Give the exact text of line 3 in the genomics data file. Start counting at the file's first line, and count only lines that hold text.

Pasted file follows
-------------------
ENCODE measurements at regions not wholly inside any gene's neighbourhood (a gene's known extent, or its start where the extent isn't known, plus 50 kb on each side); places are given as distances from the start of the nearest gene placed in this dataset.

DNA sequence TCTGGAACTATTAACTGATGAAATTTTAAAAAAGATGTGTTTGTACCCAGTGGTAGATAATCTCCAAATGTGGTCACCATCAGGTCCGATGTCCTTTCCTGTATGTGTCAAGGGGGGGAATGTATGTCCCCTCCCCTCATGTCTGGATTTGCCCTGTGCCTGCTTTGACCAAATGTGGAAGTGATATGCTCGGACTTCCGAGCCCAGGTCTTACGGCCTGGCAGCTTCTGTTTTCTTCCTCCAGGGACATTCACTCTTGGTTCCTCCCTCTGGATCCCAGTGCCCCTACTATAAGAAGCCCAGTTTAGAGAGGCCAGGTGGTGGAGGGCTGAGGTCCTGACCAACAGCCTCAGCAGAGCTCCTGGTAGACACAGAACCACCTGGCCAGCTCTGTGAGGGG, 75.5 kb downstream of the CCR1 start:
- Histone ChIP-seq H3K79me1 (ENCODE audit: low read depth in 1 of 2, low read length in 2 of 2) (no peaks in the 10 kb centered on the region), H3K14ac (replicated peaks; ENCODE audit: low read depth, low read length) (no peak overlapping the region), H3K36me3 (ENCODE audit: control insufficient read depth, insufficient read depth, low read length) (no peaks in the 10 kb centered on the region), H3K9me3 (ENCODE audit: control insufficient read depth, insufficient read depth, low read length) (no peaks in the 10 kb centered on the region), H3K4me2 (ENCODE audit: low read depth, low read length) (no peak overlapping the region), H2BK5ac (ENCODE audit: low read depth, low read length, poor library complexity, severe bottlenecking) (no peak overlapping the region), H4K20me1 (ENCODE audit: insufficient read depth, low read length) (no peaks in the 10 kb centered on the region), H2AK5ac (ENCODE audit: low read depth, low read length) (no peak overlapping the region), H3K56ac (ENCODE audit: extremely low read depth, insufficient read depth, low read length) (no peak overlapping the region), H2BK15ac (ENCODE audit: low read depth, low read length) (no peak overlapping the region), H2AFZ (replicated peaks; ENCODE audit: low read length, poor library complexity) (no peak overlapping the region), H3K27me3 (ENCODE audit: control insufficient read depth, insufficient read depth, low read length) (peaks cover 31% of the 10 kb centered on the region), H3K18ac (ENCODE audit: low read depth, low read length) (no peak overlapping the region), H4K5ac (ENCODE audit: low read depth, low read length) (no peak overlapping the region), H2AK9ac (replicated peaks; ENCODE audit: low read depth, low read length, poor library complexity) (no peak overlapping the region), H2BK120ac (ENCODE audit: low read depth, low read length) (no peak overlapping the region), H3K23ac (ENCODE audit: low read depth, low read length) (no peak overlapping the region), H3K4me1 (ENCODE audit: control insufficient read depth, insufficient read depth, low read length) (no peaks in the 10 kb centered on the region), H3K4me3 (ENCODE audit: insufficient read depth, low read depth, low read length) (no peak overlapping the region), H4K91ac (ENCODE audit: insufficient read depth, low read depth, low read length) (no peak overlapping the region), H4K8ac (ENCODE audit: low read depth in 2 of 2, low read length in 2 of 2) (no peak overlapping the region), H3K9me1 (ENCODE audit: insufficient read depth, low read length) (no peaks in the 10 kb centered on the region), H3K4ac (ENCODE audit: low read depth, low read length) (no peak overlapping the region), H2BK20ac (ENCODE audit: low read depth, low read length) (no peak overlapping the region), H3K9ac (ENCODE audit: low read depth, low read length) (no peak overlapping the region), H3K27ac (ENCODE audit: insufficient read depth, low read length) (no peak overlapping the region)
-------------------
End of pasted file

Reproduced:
- Histone ChIP-seq H3K79me1 (ENCODE audit: low read depth in 1 of 2, low read length in 2 of 2) (no peaks in the 10 kb centered on the region), H3K14ac (replicated peaks; ENCODE audit: low read depth, low read length) (no peak overlapping the region), H3K36me3 (ENCODE audit: control insufficient read depth, insufficient read depth, low read length) (no peaks in the 10 kb centered on the region), H3K9me3 (ENCODE audit: control insufficient read depth, insufficient read depth, low read length) (no peaks in the 10 kb centered on the region), H3K4me2 (ENCODE audit: low read depth, low read length) (no peak overlapping the region), H2BK5ac (ENCODE audit: low read depth, low read length, poor library complexity, severe bottlenecking) (no peak overlapping the region), H4K20me1 (ENCODE audit: insufficient read depth, low read length) (no peaks in the 10 kb centered on the region), H2AK5ac (ENCODE audit: low read depth, low read length) (no peak overlapping the region), H3K56ac (ENCODE audit: extremely low read depth, insufficient read depth, low read length) (no peak overlapping the region), H2BK15ac (ENCODE audit: low read depth, low read length) (no peak overlapping the region), H2AFZ (replicated peaks; ENCODE audit: low read length, poor library complexity) (no peak overlapping the region), H3K27me3 (ENCODE audit: control insufficient read depth, insufficient read depth, low read length) (peaks cover 31% of the 10 kb centered on the region), H3K18ac (ENCODE audit: low read depth, low read length) (no peak overlapping the region), H4K5ac (ENCODE audit: low read depth, low read length) (no peak overlapping the region), H2AK9ac (replicated peaks; ENCODE audit: low read depth, low read length, poor library complexity) (no peak overlapping the region), H2BK120ac (ENCODE audit: low read depth, low read length) (no peak overlapping the region), H3K23ac (ENCODE audit: low read depth, low read length) (no peak overlapping the region), H3K4me1 (ENCODE audit: control insufficient read depth, insufficient read depth, low read length) (no peaks in the 10 kb centered on the region), H3K4me3 (ENCODE audit: insufficient read depth, low read depth, low read length) (no peak overlapping the region), H4K91ac (ENCODE audit: insufficient read depth, low read depth, low read length) (no peak overlapping the region), H4K8ac (ENCODE audit: low read depth in 2 of 2, low read length in 2 of 2) (no peak overlapping the region), H3K9me1 (ENCODE audit: insufficient read depth, low read length) (no peaks in the 10 kb centered on the region), H3K4ac (ENCODE audit: low read depth, low read length) (no peak overlapping the region), H2BK20ac (ENCODE audit: low read depth, low read length) (no peak overlapping the region), H3K9ac (ENCODE audit: low read depth, low read length) (no peak overlapping the region), H3K27ac (ENCODE audit: insufficient read depth, low read length) (no peak overlapping the region)